High-Rise (2015)

There’s a monastery in France designed by the celebrated Modernist architect, Le Corbusier, which is a site of pilgrimage for architectural buffs.  But there aren’t many monks actually living there.

You see, when the thriving community of Dominican monks first moved in, they started having a lot of problems with severe depression.  It may have sent Corbu’s fans into shivers of ecstasy, but its prison-like cells and oppressive, often unusable spaces made actually living there appalling.

Which brings us to High-Rise.

This is a strange film to find here.  I’ll admit that  On the surface it isn’t SF, even if it bears an uncomfortable resemblance to much of the post-Apocalyptic film genre.  But, while the director may have chosen to set his film in what appears to be the mid-Seventies, this certainly wasn’t true of the original novel.

J.G. Ballard may be best remembered for his novel Empire of the Sun (or at least, the Spielberg movie based on it) but he was also a Science Fiction writer, many of whose novels are set in crumbling dystopic futures.  For some reason I can’t explain, his works are often considered psychedelic, even though they seem about as far removed from the usual sense of the word as any 1970s British New Wave SF writer could get.

The problem, of course, is that the real world has a tendency to make old SF predictions obsolete, and the high tech high rise of Ballard’s novel no longer seems quite as much of a fantasy as it did in the Seventies.  Although I’m not sure that the story doesn’t need a crumbling near-term future to support it, as one is left with the uncomfortable awareness that most of those in the High-Rise are going off to their daily job, then coming back to war on each other like the last, desperate shreds of mankind fighting over a few gallons of unleaded (or in this case, the cans of paint in the fifteenth floor market).

Pontificating over the decaying world of the High Rise is the architect, appropriately named “Royal” (played by Jeremy Irons), who lives up on the top floor, in a fantasy garden, complete with horse, overseeing his creation.  He built his monstrosity with the deliberate intention of re-creating man, putting him in a brutal, modernist machine of a building to force him into the perfect shape.  Only the results of his experiment in social engineering are disastrous.  Instead, as the building’s systems break down, it releases all the worst that is in his tenants and turns them on each other.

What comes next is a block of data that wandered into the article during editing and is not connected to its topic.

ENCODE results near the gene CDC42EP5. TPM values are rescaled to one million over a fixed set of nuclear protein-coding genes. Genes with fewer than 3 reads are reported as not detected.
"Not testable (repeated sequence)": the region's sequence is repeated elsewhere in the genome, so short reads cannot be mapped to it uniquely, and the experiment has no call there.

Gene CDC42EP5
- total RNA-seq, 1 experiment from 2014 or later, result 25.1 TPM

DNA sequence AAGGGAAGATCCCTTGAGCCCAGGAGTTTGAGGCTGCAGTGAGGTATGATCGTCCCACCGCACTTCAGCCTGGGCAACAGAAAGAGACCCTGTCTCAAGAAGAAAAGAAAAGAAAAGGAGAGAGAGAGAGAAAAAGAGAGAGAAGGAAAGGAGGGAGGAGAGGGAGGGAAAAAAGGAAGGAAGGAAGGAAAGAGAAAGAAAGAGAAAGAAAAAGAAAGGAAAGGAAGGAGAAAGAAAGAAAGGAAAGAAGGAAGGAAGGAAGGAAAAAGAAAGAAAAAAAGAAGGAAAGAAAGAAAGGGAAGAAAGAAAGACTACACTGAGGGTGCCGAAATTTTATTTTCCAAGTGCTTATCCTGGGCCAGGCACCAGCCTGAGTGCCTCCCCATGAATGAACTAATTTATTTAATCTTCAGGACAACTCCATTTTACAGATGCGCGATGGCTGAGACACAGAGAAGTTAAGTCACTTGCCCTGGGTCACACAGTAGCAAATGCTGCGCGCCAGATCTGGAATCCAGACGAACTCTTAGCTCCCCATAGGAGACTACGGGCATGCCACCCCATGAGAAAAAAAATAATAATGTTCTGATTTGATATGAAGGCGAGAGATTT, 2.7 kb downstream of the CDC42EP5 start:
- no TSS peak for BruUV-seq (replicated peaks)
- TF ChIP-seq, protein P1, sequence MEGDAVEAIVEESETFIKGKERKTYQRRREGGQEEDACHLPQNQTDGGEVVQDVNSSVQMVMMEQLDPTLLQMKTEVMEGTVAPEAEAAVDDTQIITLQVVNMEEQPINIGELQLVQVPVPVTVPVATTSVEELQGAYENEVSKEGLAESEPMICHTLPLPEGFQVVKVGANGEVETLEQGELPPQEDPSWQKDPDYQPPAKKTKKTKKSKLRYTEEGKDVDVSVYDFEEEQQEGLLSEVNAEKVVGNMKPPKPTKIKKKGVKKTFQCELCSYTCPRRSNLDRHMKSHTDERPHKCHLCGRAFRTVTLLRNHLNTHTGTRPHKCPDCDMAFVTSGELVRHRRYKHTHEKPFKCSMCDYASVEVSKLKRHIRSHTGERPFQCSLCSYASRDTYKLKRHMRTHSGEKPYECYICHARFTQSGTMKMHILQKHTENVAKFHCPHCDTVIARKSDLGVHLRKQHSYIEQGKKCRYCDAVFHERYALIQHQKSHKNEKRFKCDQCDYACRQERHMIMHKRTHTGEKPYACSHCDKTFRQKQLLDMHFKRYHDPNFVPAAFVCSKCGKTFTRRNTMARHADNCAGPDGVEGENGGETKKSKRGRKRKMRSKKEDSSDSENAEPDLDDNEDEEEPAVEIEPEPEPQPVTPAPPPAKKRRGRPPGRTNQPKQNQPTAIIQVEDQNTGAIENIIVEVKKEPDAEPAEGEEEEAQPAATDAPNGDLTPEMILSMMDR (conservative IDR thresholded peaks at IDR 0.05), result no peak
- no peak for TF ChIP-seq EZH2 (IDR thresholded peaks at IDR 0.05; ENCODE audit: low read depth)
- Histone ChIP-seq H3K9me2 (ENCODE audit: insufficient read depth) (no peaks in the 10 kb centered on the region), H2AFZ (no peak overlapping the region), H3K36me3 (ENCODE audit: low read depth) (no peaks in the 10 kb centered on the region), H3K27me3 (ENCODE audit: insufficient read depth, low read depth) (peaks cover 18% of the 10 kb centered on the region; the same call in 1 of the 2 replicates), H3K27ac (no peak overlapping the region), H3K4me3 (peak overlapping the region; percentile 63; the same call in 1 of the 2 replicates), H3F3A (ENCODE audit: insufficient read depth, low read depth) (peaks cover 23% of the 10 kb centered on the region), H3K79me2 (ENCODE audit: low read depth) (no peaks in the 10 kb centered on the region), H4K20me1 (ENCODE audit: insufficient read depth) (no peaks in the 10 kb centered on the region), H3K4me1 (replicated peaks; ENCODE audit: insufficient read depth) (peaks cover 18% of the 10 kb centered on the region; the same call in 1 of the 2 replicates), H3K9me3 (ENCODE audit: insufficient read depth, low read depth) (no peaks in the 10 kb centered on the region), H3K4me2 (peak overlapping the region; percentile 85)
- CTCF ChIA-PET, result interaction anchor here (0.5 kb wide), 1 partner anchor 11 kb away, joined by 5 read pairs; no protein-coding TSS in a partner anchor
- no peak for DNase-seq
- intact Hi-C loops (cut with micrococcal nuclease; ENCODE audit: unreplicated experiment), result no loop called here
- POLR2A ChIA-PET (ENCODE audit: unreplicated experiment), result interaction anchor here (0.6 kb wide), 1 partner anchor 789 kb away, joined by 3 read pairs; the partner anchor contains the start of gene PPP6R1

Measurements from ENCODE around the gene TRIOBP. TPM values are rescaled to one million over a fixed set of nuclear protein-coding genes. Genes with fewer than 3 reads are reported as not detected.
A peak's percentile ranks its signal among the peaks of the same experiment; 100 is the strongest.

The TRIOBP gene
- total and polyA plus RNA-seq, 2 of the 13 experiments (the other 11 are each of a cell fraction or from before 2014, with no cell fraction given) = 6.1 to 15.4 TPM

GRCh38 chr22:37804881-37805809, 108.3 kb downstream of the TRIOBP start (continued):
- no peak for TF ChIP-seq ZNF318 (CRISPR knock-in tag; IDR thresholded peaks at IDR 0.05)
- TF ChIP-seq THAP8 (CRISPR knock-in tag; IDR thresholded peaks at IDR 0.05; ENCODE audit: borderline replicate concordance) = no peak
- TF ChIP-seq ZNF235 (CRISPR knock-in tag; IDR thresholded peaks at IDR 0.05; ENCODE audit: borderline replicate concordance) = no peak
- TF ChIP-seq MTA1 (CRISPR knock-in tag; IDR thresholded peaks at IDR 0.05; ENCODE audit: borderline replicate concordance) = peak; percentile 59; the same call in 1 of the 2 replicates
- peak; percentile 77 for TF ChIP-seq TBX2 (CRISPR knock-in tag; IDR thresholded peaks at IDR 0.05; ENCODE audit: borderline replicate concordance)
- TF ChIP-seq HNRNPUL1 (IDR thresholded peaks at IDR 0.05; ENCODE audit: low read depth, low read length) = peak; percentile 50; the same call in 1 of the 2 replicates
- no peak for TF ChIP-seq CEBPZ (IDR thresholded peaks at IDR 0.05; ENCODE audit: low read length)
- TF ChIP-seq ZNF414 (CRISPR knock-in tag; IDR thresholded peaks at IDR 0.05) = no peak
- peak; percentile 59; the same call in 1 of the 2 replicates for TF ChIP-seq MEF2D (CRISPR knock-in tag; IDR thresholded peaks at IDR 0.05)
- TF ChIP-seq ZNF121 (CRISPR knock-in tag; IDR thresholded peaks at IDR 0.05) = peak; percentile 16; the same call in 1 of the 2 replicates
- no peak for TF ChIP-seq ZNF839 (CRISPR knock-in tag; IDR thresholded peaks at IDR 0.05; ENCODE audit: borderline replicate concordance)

Ironically, it is the apparent freedom of this self-contained world which starts this breakdown, with the breakdown of the normal societal constraints on behavior (particularly sexual).  Soon those on the upper floors are pitted against those on the lower, with the fractures occurring mostly along class lines.  This was one of the reasons the director, Ben Wheatley chose to set the story in the past, as class no longer plays the same part in British society it once did.  However, it seems to me that the story is less about class warfare and more about the darker aspects of human nature as even those from the lower floors are guilty of terrible things.

We see it all from the perspective of Dr. Laing (Tom Hiddleston), who lives roughly halfway up the tower, a mild social climber who desires to fit in and live undisturbed.  It remains one of the more disturbing aspects of the story how easily – and completely – he adapts to his new life, so thoroughly, in fact, that he can roast a dog for dinner without a qualm, while thinking about setting up a private practice in the tower.

There is a truly black sense of comedy to the proceedings, but, as the tower’s descent into madness grows ever darker, it is somewhat overshadowed by the death, violence and ever more terrible vices.  The initial breakdown could have stood a bit more coverage (as it mostly takes place within a single montage) and the final act suffers from a certain randomness and could have stood a bit more direction to the storyline.  To a large extent this was an inevitable flaw in the story Ballard was trying to tell.  The novel was long considered impossible to adapt to film, which makes this blackly funny farce of a movie all the more impressive.

One can only be impressed by the enormous skill behind this film, with its remarkable cast and their impressive performances.  The brutal design of the building is almost a character in itself, its oddly angled piers thrusting themselves into every corner of its residents lives.  It is, yes, flawed, and many people will be repelled by its darkness and violence, but it is a stunning film, full of memorable lines and startling imagery.

It’s just not science fiction anymore.

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